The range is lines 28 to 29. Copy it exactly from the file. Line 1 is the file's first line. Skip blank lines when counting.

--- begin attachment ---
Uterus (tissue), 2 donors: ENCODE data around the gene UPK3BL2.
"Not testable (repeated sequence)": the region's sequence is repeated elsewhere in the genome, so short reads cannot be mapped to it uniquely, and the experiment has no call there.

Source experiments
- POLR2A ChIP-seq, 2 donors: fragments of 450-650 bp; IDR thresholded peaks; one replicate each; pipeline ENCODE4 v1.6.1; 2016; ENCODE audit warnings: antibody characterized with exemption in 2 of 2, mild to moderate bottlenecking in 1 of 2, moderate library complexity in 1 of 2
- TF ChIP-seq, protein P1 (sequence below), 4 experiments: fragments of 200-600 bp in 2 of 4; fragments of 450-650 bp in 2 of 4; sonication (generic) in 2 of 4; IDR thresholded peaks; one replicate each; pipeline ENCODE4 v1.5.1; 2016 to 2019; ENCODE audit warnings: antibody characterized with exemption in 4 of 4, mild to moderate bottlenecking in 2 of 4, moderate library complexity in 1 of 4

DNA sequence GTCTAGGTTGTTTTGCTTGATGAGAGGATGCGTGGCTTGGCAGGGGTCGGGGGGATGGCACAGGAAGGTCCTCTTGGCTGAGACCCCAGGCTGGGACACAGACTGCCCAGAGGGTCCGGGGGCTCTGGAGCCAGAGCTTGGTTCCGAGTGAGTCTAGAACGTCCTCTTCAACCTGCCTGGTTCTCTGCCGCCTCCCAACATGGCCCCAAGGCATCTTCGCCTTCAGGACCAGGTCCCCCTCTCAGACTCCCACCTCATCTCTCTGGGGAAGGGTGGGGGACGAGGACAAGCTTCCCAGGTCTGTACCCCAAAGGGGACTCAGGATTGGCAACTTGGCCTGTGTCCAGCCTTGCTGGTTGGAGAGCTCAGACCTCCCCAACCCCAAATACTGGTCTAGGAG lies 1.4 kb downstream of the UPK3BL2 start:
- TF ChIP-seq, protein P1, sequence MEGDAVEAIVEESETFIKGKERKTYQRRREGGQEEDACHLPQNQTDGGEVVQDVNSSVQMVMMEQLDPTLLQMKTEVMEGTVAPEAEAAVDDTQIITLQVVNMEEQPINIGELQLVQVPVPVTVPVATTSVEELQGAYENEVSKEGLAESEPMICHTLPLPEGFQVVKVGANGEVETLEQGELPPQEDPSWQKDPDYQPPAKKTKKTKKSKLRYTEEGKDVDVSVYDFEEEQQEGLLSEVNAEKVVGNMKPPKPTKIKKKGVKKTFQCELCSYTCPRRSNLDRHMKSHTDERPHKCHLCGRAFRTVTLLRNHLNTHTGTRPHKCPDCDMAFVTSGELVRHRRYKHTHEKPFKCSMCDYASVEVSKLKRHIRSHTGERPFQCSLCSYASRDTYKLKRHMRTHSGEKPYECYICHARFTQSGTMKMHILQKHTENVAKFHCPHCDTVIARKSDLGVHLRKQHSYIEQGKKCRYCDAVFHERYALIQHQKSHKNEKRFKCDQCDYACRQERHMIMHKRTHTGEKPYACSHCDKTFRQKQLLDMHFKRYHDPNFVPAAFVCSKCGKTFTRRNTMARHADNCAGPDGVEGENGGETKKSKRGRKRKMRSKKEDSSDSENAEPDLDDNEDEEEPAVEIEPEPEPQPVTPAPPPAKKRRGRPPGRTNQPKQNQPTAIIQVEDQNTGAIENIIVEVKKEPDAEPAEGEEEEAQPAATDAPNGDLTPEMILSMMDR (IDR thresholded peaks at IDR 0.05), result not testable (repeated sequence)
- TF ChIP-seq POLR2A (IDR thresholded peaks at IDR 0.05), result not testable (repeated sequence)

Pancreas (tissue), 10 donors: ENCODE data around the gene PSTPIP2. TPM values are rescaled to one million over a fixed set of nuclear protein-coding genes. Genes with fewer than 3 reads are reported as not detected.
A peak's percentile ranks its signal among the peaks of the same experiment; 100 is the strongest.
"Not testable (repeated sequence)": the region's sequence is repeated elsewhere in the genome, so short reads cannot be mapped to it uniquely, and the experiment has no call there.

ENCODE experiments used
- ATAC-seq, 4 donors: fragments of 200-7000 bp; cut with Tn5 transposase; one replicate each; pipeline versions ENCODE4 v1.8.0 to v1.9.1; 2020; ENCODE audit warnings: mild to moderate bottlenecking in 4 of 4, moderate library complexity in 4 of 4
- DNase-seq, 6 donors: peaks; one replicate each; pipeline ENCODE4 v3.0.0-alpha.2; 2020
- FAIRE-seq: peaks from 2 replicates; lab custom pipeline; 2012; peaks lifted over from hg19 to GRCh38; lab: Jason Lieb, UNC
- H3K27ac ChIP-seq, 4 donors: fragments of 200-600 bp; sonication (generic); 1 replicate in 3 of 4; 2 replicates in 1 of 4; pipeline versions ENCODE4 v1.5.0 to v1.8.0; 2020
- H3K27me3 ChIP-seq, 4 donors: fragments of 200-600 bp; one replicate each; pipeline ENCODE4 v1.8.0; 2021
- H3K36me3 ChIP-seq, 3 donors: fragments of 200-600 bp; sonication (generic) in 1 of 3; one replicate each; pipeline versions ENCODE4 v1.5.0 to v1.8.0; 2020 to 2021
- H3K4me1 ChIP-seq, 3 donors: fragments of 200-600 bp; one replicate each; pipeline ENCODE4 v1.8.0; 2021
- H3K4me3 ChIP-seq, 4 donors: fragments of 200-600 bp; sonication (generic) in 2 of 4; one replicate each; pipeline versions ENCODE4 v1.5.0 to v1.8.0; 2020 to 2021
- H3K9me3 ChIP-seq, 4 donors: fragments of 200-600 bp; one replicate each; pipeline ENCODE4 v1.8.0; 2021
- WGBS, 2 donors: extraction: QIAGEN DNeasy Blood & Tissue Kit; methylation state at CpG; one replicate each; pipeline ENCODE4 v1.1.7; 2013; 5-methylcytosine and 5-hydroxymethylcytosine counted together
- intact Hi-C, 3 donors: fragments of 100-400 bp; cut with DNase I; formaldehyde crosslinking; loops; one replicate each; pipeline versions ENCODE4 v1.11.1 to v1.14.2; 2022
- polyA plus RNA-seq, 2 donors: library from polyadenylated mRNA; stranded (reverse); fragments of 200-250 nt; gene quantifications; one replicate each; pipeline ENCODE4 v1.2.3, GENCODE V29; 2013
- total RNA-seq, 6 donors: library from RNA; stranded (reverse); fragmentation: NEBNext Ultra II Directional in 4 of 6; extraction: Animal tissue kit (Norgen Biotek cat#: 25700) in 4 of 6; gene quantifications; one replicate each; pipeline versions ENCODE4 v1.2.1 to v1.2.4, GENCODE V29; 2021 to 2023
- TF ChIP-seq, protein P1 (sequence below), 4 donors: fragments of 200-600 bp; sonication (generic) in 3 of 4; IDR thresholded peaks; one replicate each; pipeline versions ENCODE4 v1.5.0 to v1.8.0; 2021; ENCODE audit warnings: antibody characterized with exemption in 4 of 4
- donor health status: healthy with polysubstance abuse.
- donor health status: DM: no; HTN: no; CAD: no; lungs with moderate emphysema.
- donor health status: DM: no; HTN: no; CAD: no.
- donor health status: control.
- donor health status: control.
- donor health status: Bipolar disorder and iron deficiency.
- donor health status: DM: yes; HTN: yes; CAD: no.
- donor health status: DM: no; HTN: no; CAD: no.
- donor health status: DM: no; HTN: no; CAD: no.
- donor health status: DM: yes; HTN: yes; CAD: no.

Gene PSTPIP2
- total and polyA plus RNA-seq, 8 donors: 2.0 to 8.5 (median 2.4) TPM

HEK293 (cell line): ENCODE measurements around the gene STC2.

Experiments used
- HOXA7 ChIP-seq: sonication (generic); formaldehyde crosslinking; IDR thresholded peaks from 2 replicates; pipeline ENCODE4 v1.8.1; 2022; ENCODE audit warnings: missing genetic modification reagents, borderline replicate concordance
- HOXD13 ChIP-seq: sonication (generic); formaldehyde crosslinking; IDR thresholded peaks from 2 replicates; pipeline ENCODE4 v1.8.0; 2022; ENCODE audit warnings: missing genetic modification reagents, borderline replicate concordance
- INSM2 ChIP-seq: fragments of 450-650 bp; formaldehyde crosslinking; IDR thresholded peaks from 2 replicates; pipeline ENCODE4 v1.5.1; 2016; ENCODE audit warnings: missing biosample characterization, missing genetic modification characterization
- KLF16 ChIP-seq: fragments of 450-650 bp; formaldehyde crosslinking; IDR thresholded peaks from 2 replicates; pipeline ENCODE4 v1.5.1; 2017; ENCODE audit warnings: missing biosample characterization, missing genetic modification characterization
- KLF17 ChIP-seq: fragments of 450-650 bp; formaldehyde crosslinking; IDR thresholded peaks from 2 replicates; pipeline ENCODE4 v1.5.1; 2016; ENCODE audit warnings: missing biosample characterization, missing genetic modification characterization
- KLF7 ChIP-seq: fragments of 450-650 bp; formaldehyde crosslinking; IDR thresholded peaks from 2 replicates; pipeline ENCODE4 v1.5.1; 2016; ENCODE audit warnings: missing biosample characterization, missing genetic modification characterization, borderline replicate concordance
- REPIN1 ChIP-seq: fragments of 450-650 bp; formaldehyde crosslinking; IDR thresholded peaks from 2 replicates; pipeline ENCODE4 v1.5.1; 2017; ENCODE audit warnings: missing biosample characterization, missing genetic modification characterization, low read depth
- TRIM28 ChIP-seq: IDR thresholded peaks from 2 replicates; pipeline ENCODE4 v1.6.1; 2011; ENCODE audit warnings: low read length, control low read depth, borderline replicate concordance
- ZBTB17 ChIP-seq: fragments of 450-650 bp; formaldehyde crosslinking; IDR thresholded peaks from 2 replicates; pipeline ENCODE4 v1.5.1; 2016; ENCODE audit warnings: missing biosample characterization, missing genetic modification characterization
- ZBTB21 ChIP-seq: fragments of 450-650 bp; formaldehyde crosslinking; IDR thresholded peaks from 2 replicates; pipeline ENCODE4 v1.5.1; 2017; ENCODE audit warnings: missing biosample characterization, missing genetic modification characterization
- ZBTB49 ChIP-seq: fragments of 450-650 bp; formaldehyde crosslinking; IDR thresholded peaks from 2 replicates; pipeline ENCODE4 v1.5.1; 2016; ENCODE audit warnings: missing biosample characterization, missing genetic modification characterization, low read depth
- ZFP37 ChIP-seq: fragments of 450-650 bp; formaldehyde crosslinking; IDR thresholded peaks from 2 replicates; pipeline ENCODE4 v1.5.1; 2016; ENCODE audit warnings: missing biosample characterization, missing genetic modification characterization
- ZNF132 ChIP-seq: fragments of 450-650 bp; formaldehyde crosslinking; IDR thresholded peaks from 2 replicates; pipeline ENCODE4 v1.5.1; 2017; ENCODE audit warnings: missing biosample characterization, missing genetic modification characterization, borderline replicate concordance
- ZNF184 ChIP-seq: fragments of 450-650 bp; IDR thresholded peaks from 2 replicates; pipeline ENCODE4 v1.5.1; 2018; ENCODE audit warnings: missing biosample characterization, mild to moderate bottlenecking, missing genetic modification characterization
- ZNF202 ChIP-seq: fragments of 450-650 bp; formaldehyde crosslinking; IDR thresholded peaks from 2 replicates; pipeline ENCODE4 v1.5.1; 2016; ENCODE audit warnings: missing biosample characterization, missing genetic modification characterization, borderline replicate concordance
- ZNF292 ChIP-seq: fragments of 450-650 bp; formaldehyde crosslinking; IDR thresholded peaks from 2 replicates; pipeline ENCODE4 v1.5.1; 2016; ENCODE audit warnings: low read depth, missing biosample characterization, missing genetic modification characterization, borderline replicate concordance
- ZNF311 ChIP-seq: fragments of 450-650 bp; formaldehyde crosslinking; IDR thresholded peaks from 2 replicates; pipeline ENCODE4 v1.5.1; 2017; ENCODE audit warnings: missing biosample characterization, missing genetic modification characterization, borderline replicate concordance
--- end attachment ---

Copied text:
- donor health status: DM: no; HTN: no; CAD: no; lungs with moderate emphysema.
- donor health status: DM: no; HTN: no; CAD: no.